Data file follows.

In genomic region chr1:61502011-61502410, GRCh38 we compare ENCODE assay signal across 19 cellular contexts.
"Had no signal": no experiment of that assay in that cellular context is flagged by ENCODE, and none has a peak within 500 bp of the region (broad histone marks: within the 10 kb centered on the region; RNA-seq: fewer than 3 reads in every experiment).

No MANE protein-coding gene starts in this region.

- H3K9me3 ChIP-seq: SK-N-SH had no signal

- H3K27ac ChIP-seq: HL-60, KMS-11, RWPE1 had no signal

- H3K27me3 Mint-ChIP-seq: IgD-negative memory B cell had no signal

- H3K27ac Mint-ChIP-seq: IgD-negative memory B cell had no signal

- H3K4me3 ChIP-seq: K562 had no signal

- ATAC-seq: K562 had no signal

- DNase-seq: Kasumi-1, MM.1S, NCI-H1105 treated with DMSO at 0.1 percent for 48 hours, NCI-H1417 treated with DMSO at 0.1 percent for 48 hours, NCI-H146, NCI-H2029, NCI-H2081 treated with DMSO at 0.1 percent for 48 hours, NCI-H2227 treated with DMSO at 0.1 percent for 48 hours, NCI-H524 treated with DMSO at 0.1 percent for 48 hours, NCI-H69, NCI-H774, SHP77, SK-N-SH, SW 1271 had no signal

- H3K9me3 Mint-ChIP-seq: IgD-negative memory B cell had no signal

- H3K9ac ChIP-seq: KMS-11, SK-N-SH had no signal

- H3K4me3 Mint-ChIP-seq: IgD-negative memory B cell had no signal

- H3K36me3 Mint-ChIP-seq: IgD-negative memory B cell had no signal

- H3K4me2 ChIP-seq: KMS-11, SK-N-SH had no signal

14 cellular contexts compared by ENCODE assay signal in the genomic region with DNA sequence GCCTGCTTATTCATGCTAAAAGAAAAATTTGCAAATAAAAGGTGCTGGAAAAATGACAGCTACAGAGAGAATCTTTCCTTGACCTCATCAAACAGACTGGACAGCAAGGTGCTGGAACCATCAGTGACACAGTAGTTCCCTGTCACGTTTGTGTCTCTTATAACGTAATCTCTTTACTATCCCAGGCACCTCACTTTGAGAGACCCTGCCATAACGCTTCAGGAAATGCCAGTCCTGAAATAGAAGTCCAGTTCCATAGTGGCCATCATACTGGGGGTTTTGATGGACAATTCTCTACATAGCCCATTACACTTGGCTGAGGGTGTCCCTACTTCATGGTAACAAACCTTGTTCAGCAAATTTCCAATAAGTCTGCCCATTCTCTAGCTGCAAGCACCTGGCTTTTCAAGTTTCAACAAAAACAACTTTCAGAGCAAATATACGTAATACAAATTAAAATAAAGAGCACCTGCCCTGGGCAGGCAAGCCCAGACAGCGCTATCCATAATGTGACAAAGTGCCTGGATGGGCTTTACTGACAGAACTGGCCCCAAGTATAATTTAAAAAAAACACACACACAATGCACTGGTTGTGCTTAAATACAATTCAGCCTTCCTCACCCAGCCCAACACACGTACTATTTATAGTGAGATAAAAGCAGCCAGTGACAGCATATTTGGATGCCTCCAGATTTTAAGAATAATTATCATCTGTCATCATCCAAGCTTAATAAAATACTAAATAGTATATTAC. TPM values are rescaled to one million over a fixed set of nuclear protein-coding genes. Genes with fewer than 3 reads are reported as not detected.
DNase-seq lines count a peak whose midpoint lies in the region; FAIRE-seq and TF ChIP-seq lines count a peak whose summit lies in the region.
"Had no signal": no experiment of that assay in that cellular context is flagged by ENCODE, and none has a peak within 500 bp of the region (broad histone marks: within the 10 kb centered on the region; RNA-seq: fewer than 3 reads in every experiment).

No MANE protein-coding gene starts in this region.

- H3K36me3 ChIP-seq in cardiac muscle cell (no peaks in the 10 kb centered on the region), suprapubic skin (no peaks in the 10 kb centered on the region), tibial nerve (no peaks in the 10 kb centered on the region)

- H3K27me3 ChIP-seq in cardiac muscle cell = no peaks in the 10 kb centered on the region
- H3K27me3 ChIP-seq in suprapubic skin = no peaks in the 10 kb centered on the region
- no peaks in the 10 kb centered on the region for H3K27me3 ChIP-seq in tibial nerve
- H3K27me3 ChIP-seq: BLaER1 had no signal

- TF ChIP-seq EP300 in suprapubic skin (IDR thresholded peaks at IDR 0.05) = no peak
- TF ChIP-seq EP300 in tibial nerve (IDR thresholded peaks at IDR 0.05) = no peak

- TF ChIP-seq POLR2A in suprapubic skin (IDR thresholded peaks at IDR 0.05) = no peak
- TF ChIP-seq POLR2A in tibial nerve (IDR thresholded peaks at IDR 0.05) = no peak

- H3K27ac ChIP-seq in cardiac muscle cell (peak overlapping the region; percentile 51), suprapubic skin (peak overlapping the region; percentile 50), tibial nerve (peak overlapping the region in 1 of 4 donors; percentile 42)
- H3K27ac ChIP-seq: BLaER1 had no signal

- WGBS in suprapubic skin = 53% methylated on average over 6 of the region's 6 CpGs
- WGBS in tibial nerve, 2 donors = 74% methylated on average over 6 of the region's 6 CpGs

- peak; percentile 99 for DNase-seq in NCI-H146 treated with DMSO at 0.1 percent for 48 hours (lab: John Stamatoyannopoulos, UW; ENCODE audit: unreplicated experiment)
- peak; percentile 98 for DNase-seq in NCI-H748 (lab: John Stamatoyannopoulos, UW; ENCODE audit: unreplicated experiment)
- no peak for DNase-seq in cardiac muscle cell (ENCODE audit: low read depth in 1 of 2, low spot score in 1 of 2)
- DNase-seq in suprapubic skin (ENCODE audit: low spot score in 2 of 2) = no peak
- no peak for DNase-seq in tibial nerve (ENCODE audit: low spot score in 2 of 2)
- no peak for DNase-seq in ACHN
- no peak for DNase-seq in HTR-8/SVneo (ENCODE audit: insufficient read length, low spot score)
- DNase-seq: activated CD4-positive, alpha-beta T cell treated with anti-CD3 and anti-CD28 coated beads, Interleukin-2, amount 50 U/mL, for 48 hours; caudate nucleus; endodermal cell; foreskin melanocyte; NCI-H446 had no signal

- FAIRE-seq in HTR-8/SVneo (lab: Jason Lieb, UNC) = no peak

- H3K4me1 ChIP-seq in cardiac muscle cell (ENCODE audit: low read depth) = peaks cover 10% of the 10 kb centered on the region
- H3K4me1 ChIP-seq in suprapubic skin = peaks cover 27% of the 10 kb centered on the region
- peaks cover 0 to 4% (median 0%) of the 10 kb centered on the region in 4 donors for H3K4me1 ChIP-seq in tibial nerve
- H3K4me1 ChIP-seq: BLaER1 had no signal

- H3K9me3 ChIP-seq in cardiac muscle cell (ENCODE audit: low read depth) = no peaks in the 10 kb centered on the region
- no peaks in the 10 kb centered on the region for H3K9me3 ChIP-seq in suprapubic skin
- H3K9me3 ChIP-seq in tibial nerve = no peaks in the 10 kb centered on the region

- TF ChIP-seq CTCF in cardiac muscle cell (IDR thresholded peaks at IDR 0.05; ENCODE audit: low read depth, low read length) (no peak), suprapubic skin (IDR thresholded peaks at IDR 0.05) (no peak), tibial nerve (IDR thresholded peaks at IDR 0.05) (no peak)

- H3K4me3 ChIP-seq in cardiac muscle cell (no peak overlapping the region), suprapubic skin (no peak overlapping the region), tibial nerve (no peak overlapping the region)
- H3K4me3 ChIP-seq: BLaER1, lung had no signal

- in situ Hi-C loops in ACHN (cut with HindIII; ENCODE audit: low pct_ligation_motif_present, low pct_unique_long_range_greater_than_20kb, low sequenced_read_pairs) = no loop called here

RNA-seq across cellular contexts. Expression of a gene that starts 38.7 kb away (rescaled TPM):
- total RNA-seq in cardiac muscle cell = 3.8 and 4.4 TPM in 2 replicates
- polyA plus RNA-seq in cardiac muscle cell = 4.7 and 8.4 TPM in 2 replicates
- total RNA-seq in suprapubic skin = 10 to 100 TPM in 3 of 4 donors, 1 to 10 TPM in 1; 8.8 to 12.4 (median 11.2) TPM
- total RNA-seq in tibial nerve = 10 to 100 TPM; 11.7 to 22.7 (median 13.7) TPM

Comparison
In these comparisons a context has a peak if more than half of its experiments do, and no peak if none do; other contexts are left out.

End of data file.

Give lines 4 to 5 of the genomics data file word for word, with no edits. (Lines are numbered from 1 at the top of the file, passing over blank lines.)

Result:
- H3K9me3 ChIP-seq: SK-N-SH had no signal

- H3K27ac ChIP-seq: HL-60, KMS-11, RWPE1 had no signal